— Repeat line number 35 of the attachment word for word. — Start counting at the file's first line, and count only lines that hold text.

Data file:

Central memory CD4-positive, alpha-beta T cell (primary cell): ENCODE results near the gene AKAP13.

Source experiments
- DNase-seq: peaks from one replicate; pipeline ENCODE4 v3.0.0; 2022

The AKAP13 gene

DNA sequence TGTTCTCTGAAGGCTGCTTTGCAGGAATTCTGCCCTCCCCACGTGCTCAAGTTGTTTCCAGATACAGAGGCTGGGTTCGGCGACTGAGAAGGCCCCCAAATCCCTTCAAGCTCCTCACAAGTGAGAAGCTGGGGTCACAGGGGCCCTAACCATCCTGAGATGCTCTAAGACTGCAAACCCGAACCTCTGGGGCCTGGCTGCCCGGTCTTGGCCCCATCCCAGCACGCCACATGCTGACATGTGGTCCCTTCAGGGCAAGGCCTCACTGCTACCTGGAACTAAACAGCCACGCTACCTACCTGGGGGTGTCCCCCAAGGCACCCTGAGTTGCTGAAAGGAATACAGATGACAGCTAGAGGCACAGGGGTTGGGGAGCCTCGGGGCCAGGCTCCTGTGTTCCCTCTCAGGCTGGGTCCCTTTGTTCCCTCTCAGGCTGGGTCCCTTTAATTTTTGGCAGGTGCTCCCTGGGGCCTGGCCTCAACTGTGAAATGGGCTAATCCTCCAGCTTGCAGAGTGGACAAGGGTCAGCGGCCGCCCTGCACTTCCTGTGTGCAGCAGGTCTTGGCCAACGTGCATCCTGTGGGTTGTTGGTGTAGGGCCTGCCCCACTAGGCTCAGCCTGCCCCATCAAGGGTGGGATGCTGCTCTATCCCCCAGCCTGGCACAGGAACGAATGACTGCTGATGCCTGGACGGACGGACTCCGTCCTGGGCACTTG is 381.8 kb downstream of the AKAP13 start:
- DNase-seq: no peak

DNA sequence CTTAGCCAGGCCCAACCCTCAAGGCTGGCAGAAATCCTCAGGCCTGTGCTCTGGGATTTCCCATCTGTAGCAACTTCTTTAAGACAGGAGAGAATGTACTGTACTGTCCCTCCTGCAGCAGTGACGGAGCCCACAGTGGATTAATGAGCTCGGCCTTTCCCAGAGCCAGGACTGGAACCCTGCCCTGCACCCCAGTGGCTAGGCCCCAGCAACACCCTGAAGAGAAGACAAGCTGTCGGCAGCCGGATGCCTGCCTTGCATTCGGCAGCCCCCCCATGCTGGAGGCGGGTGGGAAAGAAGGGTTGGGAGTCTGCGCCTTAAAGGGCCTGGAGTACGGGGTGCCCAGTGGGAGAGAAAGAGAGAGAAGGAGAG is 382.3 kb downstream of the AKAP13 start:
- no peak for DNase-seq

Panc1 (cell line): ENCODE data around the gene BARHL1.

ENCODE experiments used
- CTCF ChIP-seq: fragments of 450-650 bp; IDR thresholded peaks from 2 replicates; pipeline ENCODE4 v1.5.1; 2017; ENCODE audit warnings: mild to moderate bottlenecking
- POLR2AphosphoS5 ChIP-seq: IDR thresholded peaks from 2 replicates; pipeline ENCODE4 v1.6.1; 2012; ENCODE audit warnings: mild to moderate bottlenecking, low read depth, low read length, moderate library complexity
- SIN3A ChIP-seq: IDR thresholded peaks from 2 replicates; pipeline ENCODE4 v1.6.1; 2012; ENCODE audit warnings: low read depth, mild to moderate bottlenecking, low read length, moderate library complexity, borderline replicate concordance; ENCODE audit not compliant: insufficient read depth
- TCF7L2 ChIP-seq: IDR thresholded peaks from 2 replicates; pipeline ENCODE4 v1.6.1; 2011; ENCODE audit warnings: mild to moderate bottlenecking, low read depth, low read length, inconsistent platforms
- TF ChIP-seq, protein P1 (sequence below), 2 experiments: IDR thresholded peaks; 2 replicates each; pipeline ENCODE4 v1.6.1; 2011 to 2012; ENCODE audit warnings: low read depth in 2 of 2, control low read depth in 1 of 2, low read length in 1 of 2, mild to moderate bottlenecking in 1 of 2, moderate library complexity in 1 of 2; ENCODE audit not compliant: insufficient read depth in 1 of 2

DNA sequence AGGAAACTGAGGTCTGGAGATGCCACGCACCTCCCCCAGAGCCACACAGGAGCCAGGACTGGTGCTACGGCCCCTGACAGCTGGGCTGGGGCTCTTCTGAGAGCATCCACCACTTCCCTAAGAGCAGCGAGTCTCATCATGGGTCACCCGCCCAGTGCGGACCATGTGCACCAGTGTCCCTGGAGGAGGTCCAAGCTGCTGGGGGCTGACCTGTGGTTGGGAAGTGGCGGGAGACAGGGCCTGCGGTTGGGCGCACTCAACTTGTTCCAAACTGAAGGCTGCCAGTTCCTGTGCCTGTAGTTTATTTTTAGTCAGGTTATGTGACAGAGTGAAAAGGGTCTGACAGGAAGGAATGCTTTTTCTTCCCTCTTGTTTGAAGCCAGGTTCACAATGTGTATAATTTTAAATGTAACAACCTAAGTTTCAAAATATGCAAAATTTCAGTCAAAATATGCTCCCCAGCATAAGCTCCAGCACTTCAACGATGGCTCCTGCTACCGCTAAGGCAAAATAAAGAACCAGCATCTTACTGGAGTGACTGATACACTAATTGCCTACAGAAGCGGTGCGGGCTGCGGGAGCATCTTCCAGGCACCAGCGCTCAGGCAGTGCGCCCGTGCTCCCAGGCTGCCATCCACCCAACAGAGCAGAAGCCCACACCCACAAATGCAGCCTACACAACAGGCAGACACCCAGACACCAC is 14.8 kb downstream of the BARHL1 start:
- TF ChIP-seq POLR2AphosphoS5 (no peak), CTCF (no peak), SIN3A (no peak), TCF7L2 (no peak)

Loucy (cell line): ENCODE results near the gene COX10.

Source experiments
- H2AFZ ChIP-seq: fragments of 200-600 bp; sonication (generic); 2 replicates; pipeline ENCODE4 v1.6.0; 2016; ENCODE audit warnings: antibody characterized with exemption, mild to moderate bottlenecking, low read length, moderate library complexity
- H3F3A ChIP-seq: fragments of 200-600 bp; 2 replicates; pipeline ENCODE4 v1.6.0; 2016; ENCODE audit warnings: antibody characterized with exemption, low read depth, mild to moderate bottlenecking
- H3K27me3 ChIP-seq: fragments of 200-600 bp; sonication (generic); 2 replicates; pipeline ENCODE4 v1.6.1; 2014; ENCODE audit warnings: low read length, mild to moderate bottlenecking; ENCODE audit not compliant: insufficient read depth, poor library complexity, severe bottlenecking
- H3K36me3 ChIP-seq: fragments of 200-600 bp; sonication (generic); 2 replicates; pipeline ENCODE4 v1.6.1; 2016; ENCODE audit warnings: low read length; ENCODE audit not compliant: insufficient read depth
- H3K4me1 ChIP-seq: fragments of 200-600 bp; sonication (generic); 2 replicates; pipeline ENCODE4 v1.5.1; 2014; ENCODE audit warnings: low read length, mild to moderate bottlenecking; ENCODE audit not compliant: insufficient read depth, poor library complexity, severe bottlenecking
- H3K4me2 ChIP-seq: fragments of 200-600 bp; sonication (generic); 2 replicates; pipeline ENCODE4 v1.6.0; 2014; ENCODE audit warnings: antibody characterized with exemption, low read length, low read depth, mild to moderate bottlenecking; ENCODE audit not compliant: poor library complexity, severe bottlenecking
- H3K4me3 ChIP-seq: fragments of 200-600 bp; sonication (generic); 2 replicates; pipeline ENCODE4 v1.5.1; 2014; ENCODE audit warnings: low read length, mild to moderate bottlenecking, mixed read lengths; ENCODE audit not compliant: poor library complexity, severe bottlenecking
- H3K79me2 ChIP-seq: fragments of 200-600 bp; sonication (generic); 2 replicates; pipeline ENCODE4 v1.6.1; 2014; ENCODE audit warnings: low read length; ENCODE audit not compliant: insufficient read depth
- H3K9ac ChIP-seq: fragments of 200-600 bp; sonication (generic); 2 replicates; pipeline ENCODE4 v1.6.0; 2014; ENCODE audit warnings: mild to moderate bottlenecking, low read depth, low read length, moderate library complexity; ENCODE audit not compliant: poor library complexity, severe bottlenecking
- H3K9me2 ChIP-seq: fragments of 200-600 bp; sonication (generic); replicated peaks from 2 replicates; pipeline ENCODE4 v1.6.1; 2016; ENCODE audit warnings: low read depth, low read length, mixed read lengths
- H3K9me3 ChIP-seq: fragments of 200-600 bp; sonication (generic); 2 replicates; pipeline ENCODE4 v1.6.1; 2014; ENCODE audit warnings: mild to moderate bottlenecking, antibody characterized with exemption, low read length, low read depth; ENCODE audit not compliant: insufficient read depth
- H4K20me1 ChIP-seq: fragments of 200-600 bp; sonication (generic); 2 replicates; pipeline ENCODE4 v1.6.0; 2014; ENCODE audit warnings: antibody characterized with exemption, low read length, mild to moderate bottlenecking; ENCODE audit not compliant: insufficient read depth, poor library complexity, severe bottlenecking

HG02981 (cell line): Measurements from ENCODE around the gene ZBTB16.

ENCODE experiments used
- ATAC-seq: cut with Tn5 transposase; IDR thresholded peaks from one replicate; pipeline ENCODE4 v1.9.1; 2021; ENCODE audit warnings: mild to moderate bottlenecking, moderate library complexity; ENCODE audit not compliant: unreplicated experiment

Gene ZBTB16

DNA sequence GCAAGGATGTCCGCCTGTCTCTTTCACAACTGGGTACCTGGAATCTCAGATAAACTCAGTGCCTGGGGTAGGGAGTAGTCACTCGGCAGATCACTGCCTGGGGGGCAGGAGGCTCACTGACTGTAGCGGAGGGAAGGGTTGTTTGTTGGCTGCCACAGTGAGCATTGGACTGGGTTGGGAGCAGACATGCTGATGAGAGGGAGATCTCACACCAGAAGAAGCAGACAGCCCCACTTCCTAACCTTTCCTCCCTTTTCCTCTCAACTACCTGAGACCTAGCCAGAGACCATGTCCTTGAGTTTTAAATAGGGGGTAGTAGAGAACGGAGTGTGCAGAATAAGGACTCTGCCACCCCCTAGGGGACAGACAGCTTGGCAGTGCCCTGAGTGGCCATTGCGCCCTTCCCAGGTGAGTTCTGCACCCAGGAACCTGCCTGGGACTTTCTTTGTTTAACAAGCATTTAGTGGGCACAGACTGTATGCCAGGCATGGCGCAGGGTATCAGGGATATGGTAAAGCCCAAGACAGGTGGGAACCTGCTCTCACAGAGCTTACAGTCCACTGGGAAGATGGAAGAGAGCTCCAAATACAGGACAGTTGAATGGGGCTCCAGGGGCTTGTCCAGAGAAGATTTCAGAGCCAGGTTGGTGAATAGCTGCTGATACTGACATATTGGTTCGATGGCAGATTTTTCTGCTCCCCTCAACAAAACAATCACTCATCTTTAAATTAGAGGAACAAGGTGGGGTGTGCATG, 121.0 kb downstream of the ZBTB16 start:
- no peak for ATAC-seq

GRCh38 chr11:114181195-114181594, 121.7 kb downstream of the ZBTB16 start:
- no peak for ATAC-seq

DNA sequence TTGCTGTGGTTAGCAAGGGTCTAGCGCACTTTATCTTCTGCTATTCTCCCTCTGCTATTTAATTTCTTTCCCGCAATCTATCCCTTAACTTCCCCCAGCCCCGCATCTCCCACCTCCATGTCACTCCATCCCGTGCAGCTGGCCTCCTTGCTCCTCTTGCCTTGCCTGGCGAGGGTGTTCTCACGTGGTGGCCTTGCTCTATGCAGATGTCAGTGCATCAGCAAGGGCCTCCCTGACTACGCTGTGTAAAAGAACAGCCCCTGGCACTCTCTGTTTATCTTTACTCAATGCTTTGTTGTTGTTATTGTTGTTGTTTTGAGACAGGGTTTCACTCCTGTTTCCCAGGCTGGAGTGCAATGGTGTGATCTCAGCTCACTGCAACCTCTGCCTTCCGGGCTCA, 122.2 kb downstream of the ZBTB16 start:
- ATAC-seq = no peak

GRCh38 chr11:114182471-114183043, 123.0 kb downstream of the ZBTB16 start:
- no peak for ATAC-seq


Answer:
Gene ZBTB16